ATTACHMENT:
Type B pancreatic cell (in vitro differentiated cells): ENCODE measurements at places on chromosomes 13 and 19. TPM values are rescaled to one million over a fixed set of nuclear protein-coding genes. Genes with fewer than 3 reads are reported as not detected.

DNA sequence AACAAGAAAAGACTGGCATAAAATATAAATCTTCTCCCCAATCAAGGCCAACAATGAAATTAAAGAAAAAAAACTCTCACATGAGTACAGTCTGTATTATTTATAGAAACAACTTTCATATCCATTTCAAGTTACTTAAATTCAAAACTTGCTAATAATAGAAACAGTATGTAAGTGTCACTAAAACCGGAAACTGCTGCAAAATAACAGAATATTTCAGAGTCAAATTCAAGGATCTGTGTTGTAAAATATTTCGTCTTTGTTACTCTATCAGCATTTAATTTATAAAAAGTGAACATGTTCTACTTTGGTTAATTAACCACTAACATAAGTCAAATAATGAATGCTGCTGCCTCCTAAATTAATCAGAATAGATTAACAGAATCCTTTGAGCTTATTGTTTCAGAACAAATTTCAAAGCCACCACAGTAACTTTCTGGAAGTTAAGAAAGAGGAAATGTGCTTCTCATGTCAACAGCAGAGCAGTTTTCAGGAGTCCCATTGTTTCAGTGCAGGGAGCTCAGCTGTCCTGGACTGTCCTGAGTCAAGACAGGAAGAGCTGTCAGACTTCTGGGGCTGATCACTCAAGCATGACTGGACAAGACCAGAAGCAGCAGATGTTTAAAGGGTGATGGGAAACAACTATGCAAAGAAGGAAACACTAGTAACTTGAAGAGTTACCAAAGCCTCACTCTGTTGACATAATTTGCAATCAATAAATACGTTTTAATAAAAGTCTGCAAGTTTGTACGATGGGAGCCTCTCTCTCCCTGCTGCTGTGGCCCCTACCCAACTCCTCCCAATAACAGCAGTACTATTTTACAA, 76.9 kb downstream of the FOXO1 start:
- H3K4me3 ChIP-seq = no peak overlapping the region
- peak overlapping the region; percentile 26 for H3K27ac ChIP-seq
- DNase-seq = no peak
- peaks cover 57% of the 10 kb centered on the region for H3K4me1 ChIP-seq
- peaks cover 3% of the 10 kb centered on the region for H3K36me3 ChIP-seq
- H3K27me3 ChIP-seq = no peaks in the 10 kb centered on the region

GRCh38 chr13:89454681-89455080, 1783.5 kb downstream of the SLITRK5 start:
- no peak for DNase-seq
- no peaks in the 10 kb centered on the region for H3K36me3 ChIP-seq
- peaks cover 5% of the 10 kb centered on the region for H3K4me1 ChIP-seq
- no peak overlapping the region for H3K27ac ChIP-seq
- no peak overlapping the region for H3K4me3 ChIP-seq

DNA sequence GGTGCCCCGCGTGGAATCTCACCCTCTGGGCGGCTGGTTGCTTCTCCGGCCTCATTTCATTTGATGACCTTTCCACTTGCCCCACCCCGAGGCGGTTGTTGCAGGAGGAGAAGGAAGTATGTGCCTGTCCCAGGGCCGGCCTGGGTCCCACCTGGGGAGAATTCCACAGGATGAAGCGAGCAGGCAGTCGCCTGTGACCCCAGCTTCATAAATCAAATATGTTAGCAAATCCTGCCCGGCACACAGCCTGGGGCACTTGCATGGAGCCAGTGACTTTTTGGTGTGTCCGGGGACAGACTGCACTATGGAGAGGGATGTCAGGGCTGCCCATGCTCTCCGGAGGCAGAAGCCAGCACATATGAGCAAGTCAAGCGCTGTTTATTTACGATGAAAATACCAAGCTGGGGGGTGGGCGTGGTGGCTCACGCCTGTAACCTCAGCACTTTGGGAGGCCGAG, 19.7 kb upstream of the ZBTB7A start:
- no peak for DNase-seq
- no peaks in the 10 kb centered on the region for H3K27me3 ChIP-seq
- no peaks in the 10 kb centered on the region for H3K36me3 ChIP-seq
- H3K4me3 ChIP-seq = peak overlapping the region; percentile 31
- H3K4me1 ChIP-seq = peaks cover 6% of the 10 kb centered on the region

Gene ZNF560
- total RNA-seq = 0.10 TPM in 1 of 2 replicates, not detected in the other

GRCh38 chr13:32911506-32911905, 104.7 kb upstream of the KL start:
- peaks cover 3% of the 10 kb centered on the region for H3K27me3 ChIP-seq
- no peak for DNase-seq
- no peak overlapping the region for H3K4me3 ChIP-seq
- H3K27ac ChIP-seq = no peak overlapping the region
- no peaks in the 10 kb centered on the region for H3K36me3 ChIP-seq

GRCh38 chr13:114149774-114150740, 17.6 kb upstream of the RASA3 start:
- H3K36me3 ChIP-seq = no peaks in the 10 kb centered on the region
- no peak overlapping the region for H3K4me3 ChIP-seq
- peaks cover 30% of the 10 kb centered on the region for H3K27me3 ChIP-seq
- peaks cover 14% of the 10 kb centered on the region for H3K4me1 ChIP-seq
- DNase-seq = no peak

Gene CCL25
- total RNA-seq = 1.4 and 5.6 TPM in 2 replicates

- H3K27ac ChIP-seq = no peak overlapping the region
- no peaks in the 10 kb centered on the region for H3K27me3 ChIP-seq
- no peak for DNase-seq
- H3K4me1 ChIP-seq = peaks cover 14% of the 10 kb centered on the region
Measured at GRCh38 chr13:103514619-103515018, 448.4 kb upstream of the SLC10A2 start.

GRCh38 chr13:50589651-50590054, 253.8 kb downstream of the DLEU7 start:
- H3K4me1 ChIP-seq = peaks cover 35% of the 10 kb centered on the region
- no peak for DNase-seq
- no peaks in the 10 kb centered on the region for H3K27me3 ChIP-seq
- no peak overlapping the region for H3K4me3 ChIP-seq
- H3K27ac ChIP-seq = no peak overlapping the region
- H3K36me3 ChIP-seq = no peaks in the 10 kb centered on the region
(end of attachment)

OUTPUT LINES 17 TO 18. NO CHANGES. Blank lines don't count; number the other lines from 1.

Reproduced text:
- no peaks in the 10 kb centered on the region for H3K27me3 ChIP-seq
- no peaks in the 10 kb centered on the region for H3K36me3 ChIP-seq